When a string of suicides strikes at a Foxconn Technology Group (富士康科技集团) factory that assembles the Apple iPhone in China, accusations of worker mistreatment spread quickly in the international press. Even though statistics show that the factory’s suicide rate is lower than the national average and experts and officials both assert that working conditions are legal and better than those of the average Chinese factory, the scandal still continues. Foxconn’s use of Western corporate social responsibility (CSR) codes to compensate for the lax labor policy of the Chinese productivist welfare regime seems to have failed to prevent the growing scandal. Is it possible that the press perceives Western CSR standards as inadequately suited to protect labor rights in a Chinese work environment?
This thesis uses the case study of Foxconn’s CSR scandals to explore the perceived efficacy of CSR in protecting the labor rights of workers in transnational corporations (TNCs) in China. The research focuses on the media scandal that occurred following the publication of a series of three reports by Southern Weekend (南方周末) exploring the realities of workers’ lives at a Foxconn factory in Shenzhen. This thesis uses discourse analysis of citations and paraphrases from the original Southern Weekend reports as its primary methodology. It examines how the concept of CSR exceeds and fails to measure up to the labor rights expectations of the Chinese and American presses. The differences between the expectations of the Chinese and American presses with regards to labor rights are also discussed.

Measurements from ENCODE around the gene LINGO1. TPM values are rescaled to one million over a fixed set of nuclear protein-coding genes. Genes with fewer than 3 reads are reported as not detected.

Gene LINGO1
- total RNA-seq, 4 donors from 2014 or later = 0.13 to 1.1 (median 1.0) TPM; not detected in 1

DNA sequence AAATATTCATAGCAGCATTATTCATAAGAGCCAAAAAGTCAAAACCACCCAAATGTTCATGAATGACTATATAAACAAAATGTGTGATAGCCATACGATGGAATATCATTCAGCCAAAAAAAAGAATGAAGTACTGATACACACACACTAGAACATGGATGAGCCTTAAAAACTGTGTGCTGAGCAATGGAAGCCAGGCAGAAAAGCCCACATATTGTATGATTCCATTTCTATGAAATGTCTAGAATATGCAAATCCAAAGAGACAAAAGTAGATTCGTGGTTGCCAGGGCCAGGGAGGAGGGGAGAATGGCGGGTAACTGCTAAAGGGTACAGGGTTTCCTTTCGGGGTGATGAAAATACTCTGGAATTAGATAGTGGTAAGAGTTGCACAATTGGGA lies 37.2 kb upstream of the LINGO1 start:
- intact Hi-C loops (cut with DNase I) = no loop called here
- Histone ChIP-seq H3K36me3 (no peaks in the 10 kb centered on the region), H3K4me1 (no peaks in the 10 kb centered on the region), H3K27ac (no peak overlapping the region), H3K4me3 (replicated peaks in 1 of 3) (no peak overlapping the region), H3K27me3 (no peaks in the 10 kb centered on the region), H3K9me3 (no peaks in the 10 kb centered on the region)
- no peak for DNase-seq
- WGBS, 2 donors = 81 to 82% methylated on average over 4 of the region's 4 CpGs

This thesis argues that both American and Chinese presses find standard CSR codes wanting in their protection of labor rights, though each for different reasons. While the American press is more likely to emphasize the dehumanization of workers and shortcomings with regards to wages and overtime, the Chinese press is more likely to discuss workers’ social isolation and broken dreams. This thesis also discusses possible origins of the discrepancy between the priorities of standard CSR codes and the labor rights priorities expressed in the Chinese and American presses, particularly contrasting the Chinese concept of the danwei (单位) with the Western concept of CSR.